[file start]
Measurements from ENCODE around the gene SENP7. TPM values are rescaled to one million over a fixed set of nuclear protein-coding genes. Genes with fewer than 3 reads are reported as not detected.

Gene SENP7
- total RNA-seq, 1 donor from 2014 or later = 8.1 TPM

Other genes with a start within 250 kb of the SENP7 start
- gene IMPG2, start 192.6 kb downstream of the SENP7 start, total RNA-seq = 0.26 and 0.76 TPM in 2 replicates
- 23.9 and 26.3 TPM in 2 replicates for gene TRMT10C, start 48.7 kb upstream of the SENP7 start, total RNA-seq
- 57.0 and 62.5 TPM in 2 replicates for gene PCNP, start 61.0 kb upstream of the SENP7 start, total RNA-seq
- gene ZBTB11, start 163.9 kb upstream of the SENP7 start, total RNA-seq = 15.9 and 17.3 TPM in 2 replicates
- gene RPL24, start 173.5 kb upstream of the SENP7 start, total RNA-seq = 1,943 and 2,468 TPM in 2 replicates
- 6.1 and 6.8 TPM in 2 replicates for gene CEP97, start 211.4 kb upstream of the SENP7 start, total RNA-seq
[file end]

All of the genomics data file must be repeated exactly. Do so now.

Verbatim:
Measurements from ENCODE around the gene SENP7. TPM values are rescaled to one million over a fixed set of nuclear protein-coding genes. Genes with fewer than 3 reads are reported as not detected.

Gene SENP7
- total RNA-seq, 1 donor from 2014 or later = 8.1 TPM

Other genes with a start within 250 kb of the SENP7 start
- gene IMPG2, start 192.6 kb downstream of the SENP7 start, total RNA-seq = 0.26 and 0.76 TPM in 2 replicates
- 23.9 and 26.3 TPM in 2 replicates for gene TRMT10C, start 48.7 kb upstream of the SENP7 start, total RNA-seq
- 57.0 and 62.5 TPM in 2 replicates for gene PCNP, start 61.0 kb upstream of the SENP7 start, total RNA-seq
- gene ZBTB11, start 163.9 kb upstream of the SENP7 start, total RNA-seq = 15.9 and 17.3 TPM in 2 replicates
- gene RPL24, start 173.5 kb upstream of the SENP7 start, total RNA-seq = 1,943 and 2,468 TPM in 2 replicates
- 6.1 and 6.8 TPM in 2 replicates for gene CEP97, start 211.4 kb upstream of the SENP7 start, total RNA-seq